The nauplii (N5/N6) received from the maturation section should be acclimated by adding the larval tank water to the acclimation buckets slowly by using a flexible tube (1 cm dia.) for about 10–20 min. Aeration should be given during acclimation. The nauplii can be released into the tanks slowly in small quantities at different points of the tank. One hour after stocking, the population should be estimated and recorded.

The nauplii of shrimp are reared for 13 – 15 days till they reach PL3 or PL5. These passes 6 nauplius consisting of three Zoeal and three Mysis stage before reaching the postlarvae stage. Larval rearing is very critical in shrimp life cycle. They require clean and very healthy environment, timely feeding and utmost care. The larvae are fed with algae in zoeal stage. The Chaetoceros sp. and Skeletonema sp. are also appropriate feed for shrimp larvae. Mysis stage onwards, the Artemia nauplii is to be introduced as a feed along with algae. Micro encapsulated supplementary diets are also essential to get better results as well as to use as substitutes during the scarcity of live feeds. For larval rearing, the recommended salinity is about 28 – 35 ppt with the temperature of 28 – 32oC. Seawater pH is a good indicator for chemical quality of the seawater. The seawater pH should be within the range of 8.2–8.5 for larval rearing operations.

Larval rearing operation of P.monodon

Day

Substage

Water management

Mesh size of the screen
(in microns)

Algal feeding
(cells/ml)

Artemia
(naups/ml)

Water level
(in tons)

Water exchange

1

N6/Z 1

6

100

100,000

 

2

Z 1

8

Make up to
8 t

100

100,000

3

Z 2

10

Make up to
10 t

100

100,000

4

Z 3

10

30 %

250

100,000

5

Z 3

10

50 %

250

100,000

6

M 1

10

70 %

350

100,000

0.25

7

M 1

10

70 %

350

100,000

0.25

8

M 2

10

70 %

350

100,000

0.25

9

M 3

10

70 %

350

100,000

0.5

10

M 3

10

70 %

350

100,000

0.5

11

PL 1

10

100 %

350

60,000

1

12

PL 2

10

100 %

350

60,000

1

13

PL 3

10

100 %

350

60,000

1

Post-larval rearing

The larvae at the PL5 stage are harvested and stocked in the postlarval section at the rate of 25–50/L and reared till harvest. At this period, the PL is continuously monitored including water management, feed management and disease management. The PL is subjected to regular prophylactic treatment to check bacterial, fungal and other parasitic infections. Apart from this, the PL is monitored on daily basis microscopically and infection is treated accordingly. Artemia and egg custard are two different types of feeds used. PL of 20 days old or 13 mm in size are harvested and marketed. The day-to-day performance of various batches is recorded.

Artemia nauplii feeding procedure

Sl. no

Stage of development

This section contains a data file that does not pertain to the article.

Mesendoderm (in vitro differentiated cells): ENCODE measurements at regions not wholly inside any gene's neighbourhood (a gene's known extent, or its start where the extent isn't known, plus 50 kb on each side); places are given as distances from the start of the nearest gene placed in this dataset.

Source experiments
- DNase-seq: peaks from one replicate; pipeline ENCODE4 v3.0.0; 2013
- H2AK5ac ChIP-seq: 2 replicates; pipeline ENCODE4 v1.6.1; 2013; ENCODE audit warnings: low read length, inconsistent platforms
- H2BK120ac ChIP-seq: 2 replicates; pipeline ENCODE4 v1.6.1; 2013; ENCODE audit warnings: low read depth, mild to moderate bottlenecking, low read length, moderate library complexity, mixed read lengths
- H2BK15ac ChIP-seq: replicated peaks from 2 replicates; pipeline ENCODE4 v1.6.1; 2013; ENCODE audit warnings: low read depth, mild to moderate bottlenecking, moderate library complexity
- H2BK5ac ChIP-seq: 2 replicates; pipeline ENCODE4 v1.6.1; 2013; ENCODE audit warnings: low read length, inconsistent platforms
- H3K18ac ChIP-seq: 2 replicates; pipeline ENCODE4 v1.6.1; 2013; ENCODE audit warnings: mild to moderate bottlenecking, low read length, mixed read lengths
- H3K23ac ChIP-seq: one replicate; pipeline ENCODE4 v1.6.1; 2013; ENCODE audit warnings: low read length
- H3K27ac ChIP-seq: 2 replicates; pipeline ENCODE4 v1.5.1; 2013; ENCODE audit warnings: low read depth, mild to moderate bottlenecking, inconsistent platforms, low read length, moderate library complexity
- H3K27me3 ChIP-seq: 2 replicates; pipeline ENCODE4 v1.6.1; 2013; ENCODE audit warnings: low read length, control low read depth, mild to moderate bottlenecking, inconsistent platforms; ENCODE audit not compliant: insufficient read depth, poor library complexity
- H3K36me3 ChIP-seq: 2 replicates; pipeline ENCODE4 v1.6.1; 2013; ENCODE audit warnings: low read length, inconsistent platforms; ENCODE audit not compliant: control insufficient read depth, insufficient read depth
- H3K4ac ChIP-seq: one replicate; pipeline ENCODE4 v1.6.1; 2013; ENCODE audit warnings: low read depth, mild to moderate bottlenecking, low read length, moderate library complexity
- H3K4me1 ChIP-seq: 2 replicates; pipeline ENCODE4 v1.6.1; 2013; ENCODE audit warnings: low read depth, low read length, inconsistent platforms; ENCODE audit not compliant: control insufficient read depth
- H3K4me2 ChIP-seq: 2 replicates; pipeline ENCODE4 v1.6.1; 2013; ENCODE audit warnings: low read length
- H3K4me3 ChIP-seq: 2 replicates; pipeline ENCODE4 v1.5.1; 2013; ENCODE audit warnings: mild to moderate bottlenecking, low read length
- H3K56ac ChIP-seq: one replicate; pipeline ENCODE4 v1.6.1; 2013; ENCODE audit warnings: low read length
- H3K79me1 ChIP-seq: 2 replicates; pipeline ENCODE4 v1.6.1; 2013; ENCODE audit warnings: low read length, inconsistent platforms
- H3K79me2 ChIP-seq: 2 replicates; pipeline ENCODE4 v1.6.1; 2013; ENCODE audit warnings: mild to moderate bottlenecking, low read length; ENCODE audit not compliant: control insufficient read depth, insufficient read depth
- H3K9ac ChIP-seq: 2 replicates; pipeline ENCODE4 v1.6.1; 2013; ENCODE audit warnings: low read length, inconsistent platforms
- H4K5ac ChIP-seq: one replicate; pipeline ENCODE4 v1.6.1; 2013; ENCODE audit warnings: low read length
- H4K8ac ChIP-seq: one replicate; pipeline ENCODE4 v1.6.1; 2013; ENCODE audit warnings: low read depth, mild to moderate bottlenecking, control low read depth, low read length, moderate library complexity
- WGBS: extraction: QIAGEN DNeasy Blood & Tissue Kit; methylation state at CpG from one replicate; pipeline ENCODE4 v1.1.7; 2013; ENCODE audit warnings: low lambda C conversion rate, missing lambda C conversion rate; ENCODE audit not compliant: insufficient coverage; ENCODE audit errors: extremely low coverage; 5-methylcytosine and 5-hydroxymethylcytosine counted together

Artemia/ml

Feeding frequency

1

PL 5 to PL 6

2 nauplii/ml

3 feedings/day

2

PL 7 to PL 12

3 nauplii/ml

3 feedings/day

3

PL 15 to PL 20

3 nauplii/ml

1 feedings/day

The feeding of egg custard start from PL 8 onwards. Feeding ranges between 15 to 40g/feed and this depends on the developmental stage.

Sl.no

Stage of development

Egg custard

Feeding frequency

1

PL 8 to PL 10

15g/feeding

2 feedings/day

2

PL 11 to PL 15

25g/feeding

5 feedings/day

3

PL 15 to PL 20

40g/feeding

5 feedings/day

The egg custard is prepared by the mix of the following ingredients.

Sl.no

Particulars

Units

1

Eggs

56 nos

2

Cod liver oil

75 ml

3

Yeast

75 ml

4

Beef liver

150 g

5

Polychaete worms

150 g

6

Vitamin drops

20

7

Flesh of squid or prawn

200 g

8

Milk powder

75 g

Mix all the ingredients into a custard form by using a mixer. Cook it in a pressure cooker for about an hour. Take the required quantity of the cooked material, and sieve it through screen (500 μm) which gives fine granules. Wash the granules till all the fat content is removed. Squeeze out the water and mix it with water and broadcast it in the PL tank. Remaining part can be stored in a refrigerator for further use.

Harvesting and Packing of Postlarvae

Harvesting

  • Make sure timing is well coordinated with the packing section, i.e. the PL section should be informed at least 24 h. in advance so as to organise manpower and setting of packing area (arrangement of basins as per the quantity of shipment setting of oxygen cylinders, regulators and boxes).
  • Once water volume has been reduced to the desired level, install harvesting apparatus in a drainage ditch in position to catch outflow from outside standpipe of the culture tank and allow it to fill with water coming out of the tank. Also, start a flow of clean-filtered seawater such that a circular flow of water is generated inside the inner harvesting chamber.
  • When harvest chamber is filled, remove screened inner standpipe of the tank and allow PLs to flow to harvest chamber.
  • Transfer the PLs from the harvesting chamber into 60 L trash can. See that continuous mild aeration is maintained.
  • Five 25 ml samples are collected at random from the 60 L trash can and kept under vigorous aeration (mild aeration is maintained once the sampling is finished)
  • Population of harvested postlarvae can be estimated as follows:

Total no of PLs harvested = Samples /Total volume of sample ml x Total volume of trash can

Packing

  • After arriving at the overall population in the known volume of water in the trash can, PLs per litre can be calculated.
  • Distribute the PLs into the tubs containing 8 L of water. Care should be taken that the basins are also provided with gentle aeration.
  • The temperature in the tubs is then reduced to 5 degree C below the normal water temperature. This is important because lower temperature reduces the normal activity of the PLs.
  • Once the temperature is reduced to the desired degree, the PLs along with the water in the tub are transferred into double-layered polythene bags and packed at the ratio of 1:5 (water/air).
  • The bag is sealed in a cardboard carton lined inside with thermocol sheet to maintain temperature. Few bags of ice are also placed adjacent to the polythene bag in the box to maintain the low temperature.

References

  • Chakraborty C, Sadhu AK (2001) Biology, hatchery and culture technology of tiger prawn and giant freshwater prawn. Daya Publishing House, New Delhi, pp 1–98
  • Handbook on shrimp hatchery operation and management by the marine products export development authority, pp 1–78
  • Operation manual for tiger shrimp hatchery by Sampath Associates, pp 1–110, 1994
  • Paul Raj S (1999) Shrimp farming techniques, problems and solutions. Palani Paramount Publications, Palani, pp 34–53
  • Soundarapandian, P. (2015). Breeding and Seed Production of Tiger Shrimp Penaeus monodon. In Advances in Marine and Brackishwater Aquaculture (pp. 109-150). Springer India.